12 11/12 IRP: __________;
unsupervised learning
11/14 IRP: __________;
13 11/19 IRP: __________;
k-means clustering;
project progress checkin meetings this week
11/21 Rlab: PCA, SVD, k-means clustering;
project progress checkin meetings this week
14 11/26 IRP: __________;
prototype methods
11/28 Rlab: prototype methods
15 12/3 presentations 12/5 presentations
16 12/10 presentations FINAL no class;
due: final project reports

Student motivation

Motivation to participate in this class needs to come primarily from within. Some of the assessment structures provide minimal external nudging to keep students going (e.g., quizzes), but for the most part your success will be a product of your own internal desire to actually learn this stuff. For my part as the instructor, this means I have planned zero in-class exams, and will try to keep things as immediately relevant for you, the students, as possible. I will try to be responsive to all your requests throughout the semester. If you find something boring/useless, I’ll try to take it out. If you want me to go into more depth on a particular topic, I’ll try to make time to do that.

For your part as a student, this means you will have to manage your own time carefully, and do whatever you must to make assignments/projects relevant for you. When there is an opportunity, find data sets you care about and want to analyze. Focus on methods you want to be able to take with you throughout your career. A fully engaged student will probably find that she is frequently searching online for more information about something we discussed in class. He may find himself listening to unassigned podcasts and reading blogs written by experts. From time to time, they may bump up against a problem to which the collective response of humanity is “We don’t know how to do that…yet.”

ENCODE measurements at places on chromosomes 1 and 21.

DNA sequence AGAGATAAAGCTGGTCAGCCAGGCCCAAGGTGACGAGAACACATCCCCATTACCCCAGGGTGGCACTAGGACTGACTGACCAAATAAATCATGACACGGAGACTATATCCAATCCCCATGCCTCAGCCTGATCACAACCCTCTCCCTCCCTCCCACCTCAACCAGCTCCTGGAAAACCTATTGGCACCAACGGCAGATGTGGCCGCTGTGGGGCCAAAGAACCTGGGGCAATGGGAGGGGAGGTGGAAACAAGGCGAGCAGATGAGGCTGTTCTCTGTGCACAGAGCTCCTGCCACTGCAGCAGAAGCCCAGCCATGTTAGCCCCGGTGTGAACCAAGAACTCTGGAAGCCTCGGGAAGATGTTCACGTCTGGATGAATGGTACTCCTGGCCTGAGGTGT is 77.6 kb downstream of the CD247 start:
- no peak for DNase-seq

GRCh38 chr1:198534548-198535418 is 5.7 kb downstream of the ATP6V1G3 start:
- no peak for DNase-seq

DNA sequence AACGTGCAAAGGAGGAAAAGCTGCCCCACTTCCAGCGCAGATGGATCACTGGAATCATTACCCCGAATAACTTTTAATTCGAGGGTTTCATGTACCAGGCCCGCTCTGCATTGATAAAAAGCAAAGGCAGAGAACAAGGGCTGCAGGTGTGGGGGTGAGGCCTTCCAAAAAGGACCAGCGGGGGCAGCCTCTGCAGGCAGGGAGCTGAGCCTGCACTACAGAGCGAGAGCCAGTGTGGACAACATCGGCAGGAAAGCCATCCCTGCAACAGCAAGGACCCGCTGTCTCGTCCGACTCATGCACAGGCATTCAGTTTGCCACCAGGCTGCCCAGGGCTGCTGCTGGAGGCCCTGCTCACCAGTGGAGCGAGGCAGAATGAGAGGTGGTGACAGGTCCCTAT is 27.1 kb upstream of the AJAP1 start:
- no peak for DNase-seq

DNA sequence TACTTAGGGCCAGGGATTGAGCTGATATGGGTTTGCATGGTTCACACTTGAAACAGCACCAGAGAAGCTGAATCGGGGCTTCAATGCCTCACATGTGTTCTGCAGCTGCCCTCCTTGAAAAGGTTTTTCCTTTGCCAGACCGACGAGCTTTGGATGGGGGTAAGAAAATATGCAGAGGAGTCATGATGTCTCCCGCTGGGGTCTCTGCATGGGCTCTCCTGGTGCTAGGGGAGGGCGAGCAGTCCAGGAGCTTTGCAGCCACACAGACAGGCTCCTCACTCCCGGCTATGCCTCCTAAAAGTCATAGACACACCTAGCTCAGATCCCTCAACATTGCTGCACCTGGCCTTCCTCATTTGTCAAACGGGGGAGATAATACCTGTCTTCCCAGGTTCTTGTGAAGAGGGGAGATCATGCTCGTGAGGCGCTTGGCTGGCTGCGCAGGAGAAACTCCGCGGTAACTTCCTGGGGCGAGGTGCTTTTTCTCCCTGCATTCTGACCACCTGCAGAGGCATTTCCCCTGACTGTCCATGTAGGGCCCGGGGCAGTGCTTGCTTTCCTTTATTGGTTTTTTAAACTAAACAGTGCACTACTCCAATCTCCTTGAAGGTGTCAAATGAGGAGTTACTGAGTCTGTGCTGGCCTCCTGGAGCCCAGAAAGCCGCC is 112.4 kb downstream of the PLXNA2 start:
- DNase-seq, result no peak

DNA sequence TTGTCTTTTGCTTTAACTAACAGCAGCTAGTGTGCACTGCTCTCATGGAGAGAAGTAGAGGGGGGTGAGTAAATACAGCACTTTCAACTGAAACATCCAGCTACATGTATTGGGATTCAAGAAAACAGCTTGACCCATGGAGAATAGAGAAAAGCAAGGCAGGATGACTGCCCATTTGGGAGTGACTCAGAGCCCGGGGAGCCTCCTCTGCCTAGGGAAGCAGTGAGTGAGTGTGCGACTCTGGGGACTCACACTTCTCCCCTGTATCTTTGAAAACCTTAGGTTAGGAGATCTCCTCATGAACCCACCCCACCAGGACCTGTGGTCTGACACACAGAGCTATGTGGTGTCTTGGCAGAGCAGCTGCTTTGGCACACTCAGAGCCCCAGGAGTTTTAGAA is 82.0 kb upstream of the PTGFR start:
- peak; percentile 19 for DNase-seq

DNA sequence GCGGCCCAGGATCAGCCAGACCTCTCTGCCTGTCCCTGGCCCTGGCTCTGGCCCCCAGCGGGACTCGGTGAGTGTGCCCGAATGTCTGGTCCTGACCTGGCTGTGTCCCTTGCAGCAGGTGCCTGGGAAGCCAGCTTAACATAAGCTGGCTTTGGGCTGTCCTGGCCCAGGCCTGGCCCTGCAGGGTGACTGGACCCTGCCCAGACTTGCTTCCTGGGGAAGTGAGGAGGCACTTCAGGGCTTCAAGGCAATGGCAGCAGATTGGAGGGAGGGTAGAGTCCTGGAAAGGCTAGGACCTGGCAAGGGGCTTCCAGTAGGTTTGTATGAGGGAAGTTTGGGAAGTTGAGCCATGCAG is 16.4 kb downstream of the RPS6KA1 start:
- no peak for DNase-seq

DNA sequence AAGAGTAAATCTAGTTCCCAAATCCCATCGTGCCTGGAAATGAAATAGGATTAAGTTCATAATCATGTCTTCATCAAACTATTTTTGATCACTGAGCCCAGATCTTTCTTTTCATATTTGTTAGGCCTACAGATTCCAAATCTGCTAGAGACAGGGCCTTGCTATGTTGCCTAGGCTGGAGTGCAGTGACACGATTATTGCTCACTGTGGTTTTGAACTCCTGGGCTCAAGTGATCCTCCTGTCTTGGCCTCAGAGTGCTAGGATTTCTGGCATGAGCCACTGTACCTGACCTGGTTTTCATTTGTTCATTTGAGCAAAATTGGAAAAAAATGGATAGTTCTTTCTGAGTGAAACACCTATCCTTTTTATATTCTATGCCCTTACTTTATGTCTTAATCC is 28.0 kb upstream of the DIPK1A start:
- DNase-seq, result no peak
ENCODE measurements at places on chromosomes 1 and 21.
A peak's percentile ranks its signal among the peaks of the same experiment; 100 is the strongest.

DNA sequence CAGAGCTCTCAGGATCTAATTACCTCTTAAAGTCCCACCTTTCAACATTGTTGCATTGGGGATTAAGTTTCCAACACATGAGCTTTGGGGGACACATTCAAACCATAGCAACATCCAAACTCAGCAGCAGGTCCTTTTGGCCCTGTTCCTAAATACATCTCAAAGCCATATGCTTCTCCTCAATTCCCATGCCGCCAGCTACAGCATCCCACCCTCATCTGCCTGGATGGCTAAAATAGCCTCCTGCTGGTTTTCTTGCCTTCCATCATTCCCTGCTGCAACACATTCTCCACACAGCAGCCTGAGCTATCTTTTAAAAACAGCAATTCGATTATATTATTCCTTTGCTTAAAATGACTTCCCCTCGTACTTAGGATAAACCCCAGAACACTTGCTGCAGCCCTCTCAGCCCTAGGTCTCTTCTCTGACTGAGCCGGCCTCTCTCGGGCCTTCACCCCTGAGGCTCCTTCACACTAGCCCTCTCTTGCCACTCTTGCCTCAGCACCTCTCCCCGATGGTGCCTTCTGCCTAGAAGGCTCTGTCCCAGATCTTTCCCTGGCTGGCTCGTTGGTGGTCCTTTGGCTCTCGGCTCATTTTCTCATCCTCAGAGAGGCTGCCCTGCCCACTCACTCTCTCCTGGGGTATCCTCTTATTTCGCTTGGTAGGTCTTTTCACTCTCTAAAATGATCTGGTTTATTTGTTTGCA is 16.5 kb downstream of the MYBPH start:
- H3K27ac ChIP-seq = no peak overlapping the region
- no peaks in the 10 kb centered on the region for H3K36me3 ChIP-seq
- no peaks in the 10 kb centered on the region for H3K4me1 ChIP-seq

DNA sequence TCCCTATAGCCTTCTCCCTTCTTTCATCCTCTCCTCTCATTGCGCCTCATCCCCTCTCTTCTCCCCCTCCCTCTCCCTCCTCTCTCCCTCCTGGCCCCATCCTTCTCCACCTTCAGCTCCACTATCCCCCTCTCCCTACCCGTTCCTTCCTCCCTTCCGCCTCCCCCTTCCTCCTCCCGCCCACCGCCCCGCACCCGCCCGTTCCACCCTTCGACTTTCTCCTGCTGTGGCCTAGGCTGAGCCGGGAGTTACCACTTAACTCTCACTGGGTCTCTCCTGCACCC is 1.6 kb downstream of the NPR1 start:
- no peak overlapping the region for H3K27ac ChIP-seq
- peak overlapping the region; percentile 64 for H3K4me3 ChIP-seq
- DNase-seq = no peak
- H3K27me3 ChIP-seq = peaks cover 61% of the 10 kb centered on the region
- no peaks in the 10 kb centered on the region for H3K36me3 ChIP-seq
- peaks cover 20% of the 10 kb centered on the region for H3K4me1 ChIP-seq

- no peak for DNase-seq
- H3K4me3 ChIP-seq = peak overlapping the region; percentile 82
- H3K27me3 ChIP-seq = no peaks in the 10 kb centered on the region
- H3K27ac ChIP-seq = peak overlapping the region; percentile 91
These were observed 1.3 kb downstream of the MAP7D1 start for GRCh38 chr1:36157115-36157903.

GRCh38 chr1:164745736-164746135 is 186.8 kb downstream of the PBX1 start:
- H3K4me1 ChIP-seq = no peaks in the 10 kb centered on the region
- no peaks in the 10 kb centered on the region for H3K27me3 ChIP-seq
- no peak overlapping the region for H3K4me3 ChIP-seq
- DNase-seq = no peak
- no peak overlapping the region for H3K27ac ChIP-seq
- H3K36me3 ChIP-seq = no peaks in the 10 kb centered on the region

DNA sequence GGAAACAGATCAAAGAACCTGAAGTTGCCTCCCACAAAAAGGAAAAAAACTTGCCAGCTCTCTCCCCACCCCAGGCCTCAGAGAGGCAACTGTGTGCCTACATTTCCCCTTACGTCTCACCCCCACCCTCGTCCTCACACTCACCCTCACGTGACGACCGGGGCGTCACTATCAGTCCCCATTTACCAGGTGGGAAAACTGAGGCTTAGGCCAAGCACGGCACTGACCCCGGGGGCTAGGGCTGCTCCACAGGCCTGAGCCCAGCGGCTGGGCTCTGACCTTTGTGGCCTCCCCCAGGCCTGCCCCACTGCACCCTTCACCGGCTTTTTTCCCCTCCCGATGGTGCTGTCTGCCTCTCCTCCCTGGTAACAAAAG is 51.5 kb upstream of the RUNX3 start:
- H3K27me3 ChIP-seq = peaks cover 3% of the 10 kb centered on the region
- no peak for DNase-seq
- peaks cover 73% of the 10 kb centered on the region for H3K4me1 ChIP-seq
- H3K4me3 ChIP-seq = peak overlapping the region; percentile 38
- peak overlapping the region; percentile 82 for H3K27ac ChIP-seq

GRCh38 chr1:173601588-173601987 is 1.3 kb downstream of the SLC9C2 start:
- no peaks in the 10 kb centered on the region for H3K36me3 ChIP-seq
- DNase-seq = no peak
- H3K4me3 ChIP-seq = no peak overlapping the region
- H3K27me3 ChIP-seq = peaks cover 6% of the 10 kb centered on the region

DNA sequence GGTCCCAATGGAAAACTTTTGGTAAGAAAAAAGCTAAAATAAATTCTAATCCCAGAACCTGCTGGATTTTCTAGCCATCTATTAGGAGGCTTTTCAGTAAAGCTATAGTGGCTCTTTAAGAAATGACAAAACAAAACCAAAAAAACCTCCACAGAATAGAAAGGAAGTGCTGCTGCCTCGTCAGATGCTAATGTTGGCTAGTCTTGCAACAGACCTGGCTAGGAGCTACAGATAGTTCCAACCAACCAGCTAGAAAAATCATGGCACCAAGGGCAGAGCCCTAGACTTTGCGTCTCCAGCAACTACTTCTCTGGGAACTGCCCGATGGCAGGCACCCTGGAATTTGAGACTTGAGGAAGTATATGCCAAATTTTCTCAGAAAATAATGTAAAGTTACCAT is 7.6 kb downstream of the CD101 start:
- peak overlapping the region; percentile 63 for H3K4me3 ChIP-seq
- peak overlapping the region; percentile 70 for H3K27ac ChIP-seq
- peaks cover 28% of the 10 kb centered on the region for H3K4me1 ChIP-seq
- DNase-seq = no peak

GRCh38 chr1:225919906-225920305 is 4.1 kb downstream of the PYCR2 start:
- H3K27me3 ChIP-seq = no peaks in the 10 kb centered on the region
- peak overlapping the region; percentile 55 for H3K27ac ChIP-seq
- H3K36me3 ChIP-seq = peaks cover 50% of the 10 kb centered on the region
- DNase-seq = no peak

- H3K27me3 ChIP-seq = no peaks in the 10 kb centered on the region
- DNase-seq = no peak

I am committed to ensuring each student’s access to: all course materials, time and attention from me as the instructor both in and out of class, and fair opportunities to demonstrate mastery of the course content. Please contact me if you require any special assistance or accommodations. To avoid any delay in the receipt of your accommodations, you should contact Student Ability Success Center as soon as possible. Please note that accommodations are not retroactive, and that I cannot provide accommodations based upon disability until I have received an accommodation letter from Student Ability Success Center.

Communication with instructor

I encourage students to reach out by email anytime they need help or have a question. I endeavor to respond to all emails within 24 hours during the work week. Generally I will not be able to respond during the weekend. For questions that require a longer response than a few sentences, please visit me during office hours or schedule a meeting with me. For questions that can be easily answered through a straightforward search online, you may receive a terse reply inviting you to find the answer on your own. (For example: STUDENT: When are your office hours again? ME: You can figure that out without my help. I believe in you!)

Additional Resources